Source: Center for Economic and Policy Research

Public perception is that high crime rates or a disproportionately lawless element within our population led to our unprecedented prison expansion.

But the facts don’t bear this out – people in the U.S. are no more likely to engage in criminal activity than people in other countries.

In fact, according to the Department of Justice, crime rates in the United States have continually declined in recent years or have fluctuated over the 30 years while the U.S. prison population exploded.

In less than 30 years, the prison population in the United States quintupled from 300,000 to 2,300,000. The United States is home to 5% of the world’s population, yet 25% of the people in prison in the entire world are in U.S. Prisons.

So, what gives?

If you really want to understand this unprecedented growth phenomenon, it’ll take more than simply reading this article  so  I’ve also listed several books and other publications at the bottom of this piece that are truly illuminating. Before scrolling down to that list, here are some interesting things to consider:

  • War on Drugs – This is the single most contributing factor to prison expansion – 2/3 of the rise is do to the war on drugs
  • Non-serious Incarcerations – The increase is not because of kingpins or violent offenders, most arrestees have no history of violence or significant selling history – marijuana possession and sale represent 80% of the increase.
  • Plea Bargains – 95% of criminal cases don’t ever get to trial, this means no presentation of witnesses, no cross-examinations, no opening statements, no one investigates to be sure the defendant is actually guilty — not the D.A. and not the court appointed counsel
  • Prison-Based Gerrymandering – Prisoners are counted as residents of the particular district where they are incarcerated increasing the district’s population with non-voters artificially inflating the political representation in districts with prisons at the expense of voters in all other districts without prisons. Often compared to the 3/5 compromise because of the disproportionate percentage of African-American inmates.

One of the major contributing factors that keep this system growing is public unawareness. Speaking of the invisibility of our prison communities, noted professor and author of The Prison and the Gallows: The Politics of Mass Incarceration in America (Cambridge Studies in Criminology), Marie Gottschalk wrote:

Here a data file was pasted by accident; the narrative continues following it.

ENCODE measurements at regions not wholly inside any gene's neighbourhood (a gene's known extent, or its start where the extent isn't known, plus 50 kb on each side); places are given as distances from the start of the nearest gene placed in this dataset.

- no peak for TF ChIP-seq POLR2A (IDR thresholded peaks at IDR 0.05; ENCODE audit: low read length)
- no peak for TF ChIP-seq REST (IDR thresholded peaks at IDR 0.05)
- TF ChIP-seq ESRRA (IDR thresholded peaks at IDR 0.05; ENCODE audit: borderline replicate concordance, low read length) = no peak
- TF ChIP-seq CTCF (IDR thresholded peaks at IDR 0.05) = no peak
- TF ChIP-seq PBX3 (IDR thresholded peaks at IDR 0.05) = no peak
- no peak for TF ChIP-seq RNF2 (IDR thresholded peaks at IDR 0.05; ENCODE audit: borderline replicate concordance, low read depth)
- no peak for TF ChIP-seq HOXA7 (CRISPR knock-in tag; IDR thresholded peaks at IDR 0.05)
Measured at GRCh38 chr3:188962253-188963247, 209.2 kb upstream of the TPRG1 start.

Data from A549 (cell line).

“In the nineteenth century, prisons opened their doors to the public and were popular destinations for gawking domestic and foreign tourists. In the 1960s and early 1970s, prison memoirs and accounts of life behind bars regularly turned up on best-seller lists. Today, however, the U.S. penal system is distinctive not only because of its huge size, but also because of its relative invisibility.”

sharon kyle

Sharon Kyle, Publisher

The invisibility she speaks of is evident by the lack of awareness and frankly, concern or outrage, expressed in California where we have 140,000 inmates in our state prisons and are paying in excess of $47,000 per year, per prisoner!  Two-thirds of the low-level offenders would arguably not be serving time at all had we not instituted the war on drugs. Oh and by the way, LA is considering building yet another jail to the tune of $1.4 billion dollars to house the non-violent, non-serious offenders being realigned by the state. When are we going to say, “enough is enough”.

For books and articles on this topic, look below — I’ve included links to several excellent articles and  books that should be required reading for every American. Thanks for reading. Please share this article on Facebook or Twitter.

The High Budgetary Costs of PrisonThe Hidden History of ALEC and Prison Labor by John NicholsALEC Exposed by John NicholsAmerican HellThe Real Cost of PrisonsMandatory Minimum Sentences, a Judges PerspectiveMore on Prisons

Comments

  1. says

    This excellent article should pop out to people that like to think.  It is obvious from your brief stats that the problem is that the prisons are there to feed the corporations and the workers who by their numbers have tremendous clout.  If only our teachers were treated with the same respect.  The misguided believe that keeping people behind bars protects them from the prisoners when actually the prisons are a cauldron which stirs up anger and undermines society.  The mere human suffering and the dollar amounts involved are both staggering.  Too many of the operators and guards are not that much different than those they watch.  It’s all about money and power and all of us suffer from  the indifference of our citizens.  Bless you, Sharon, for your work.